The Government has rejected calls to increase the pension income available through drawdown by restoring the 120 per cent GAD limit.
In a letter responding to AJ Bell chief executive Andy Bell, Treasury financial secretary Mark Hoban also rejects calls for a review of the way drawdown income is calculated using gilt yields.
Hoban says lowering the GAD limit to 100 per cent was an essential part of the Government’s recent reforms, introduced in April, which scrapped the effective obligation to annuitise at 75.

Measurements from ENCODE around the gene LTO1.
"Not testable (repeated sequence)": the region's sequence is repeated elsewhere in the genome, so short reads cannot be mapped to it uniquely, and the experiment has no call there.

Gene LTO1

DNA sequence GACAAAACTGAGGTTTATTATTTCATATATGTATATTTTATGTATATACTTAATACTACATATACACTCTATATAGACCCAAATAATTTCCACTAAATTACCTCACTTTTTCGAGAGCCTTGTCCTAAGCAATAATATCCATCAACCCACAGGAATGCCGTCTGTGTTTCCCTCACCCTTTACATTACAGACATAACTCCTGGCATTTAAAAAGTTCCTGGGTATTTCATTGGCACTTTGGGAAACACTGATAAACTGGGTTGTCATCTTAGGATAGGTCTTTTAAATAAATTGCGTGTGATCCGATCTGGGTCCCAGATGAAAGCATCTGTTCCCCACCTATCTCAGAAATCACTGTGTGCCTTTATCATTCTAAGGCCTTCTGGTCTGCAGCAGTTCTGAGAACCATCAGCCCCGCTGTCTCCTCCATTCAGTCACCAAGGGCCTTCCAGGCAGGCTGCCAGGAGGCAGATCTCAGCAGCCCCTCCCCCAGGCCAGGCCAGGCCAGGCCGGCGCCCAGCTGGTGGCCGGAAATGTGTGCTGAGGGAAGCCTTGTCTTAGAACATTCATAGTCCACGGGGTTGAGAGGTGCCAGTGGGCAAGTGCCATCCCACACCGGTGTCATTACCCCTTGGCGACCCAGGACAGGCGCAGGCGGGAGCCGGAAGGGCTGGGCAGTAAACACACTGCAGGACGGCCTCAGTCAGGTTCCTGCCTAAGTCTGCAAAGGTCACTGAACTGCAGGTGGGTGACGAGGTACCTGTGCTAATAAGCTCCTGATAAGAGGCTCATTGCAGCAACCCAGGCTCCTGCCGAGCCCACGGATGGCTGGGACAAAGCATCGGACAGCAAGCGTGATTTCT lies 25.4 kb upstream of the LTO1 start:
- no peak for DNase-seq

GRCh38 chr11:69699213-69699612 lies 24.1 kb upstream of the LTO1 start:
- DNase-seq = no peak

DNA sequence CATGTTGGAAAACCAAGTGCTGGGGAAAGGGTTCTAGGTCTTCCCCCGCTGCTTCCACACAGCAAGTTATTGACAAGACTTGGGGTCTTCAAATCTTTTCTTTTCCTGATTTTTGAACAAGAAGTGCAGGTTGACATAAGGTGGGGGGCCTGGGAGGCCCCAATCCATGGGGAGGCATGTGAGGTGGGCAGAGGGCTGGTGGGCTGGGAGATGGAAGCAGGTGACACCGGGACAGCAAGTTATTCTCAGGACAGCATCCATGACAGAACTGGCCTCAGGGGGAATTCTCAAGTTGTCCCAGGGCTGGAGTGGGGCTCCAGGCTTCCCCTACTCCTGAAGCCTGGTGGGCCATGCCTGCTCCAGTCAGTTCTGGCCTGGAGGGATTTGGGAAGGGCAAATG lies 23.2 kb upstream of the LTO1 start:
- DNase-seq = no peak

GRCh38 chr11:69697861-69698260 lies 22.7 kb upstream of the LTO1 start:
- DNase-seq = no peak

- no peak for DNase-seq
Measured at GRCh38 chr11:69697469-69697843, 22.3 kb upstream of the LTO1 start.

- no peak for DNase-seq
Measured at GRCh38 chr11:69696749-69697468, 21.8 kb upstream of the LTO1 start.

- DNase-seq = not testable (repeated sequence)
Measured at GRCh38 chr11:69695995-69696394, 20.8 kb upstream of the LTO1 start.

Bell’s original letter urged Hoban to “immediately re-instate” the 120 per cent calculation as gilt yields, which are also used to calculate maximum drawdown income, continue to tumble.
He is also calling for a policy review to determine whether “slavishly following gilt yields and actuarial principles” remains the most appropriate way to set drawdown limits.
In July, Legal & General pensions strategy director Adrian Boulding criticised the Treasury’s decision to cut the maximum pension income that can be taken under capped drawdown.
However, in August Partnership chief executive Steve Groves warned policymakers that under the current rules there is a significant risk that large numbers of people in capped drawdown will exhaust their pension fund early.